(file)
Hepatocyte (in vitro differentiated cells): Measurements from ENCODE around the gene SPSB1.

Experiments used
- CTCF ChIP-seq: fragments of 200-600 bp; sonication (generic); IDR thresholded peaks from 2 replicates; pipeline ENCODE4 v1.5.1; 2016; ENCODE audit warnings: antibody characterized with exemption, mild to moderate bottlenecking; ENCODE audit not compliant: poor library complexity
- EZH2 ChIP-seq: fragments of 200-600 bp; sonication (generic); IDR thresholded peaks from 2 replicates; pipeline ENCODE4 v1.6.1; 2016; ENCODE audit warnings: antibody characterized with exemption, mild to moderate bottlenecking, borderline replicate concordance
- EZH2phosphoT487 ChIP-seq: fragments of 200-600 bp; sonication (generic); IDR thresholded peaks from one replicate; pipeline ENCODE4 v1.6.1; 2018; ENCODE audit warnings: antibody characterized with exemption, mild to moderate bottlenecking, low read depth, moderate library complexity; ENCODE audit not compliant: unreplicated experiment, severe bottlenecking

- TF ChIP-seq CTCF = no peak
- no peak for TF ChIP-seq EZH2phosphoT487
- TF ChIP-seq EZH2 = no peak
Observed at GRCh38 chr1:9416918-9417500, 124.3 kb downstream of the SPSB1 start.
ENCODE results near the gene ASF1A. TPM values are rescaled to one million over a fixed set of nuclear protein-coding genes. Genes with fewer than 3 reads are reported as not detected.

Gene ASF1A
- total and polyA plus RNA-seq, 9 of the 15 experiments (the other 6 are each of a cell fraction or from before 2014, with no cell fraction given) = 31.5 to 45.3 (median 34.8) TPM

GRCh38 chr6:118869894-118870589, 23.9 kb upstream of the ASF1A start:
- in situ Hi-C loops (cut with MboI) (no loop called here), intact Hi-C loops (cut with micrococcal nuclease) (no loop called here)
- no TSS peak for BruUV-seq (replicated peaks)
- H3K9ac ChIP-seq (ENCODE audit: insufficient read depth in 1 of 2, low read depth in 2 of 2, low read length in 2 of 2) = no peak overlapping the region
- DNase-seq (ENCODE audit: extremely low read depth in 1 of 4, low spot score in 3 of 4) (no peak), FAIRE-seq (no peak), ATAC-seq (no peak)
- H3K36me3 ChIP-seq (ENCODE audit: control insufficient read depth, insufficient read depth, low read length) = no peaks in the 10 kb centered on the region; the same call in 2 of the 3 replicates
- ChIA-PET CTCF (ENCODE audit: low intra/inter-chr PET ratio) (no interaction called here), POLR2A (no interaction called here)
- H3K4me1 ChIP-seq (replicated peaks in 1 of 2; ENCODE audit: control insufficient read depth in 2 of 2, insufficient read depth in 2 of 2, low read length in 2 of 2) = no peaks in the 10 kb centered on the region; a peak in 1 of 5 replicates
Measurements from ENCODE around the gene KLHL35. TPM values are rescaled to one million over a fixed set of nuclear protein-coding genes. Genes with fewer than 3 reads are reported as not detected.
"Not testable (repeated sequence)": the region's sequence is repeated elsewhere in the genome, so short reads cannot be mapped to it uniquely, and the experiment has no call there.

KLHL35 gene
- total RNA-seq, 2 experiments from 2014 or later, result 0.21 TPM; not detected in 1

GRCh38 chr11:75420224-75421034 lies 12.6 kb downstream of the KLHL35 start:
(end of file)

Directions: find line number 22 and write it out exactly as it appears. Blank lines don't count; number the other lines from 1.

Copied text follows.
"Not testable (repeated sequence)": the region's sequence is repeated elsewhere in the genome, so short reads cannot be mapped to it uniquely, and the experiment has no call there.